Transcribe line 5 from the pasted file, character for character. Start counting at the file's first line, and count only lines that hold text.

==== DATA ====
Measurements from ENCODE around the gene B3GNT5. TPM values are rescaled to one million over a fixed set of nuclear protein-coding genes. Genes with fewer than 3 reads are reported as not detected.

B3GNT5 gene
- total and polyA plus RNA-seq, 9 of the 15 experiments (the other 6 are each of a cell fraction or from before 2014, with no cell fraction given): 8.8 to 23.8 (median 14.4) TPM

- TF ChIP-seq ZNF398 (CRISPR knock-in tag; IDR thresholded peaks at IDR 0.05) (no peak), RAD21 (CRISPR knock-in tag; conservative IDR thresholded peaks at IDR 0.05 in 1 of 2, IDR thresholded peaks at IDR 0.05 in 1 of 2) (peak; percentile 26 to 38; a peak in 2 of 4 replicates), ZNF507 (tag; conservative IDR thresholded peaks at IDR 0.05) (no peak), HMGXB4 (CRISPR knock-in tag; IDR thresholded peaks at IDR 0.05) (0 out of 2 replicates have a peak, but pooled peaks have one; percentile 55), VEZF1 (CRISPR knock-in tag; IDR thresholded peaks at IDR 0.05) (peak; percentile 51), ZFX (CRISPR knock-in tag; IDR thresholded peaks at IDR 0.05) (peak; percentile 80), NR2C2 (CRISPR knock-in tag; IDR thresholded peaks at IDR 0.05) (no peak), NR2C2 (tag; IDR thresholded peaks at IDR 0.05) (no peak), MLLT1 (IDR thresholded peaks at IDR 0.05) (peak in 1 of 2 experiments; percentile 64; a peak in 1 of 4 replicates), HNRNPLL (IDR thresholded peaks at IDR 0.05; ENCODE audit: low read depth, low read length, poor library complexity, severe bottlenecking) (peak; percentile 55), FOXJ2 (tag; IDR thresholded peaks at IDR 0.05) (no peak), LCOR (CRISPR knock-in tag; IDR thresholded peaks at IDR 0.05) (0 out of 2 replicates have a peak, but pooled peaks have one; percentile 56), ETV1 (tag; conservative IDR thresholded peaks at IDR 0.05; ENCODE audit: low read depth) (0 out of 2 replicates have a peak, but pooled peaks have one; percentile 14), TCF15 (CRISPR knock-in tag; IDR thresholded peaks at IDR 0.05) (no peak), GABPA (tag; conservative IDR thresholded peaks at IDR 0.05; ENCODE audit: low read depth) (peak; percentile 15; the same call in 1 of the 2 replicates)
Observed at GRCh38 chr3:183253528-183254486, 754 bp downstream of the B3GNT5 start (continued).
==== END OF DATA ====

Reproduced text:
Observed at GRCh38 chr3:183253528-183254486, 754 bp downstream of the B3GNT5 start (continued).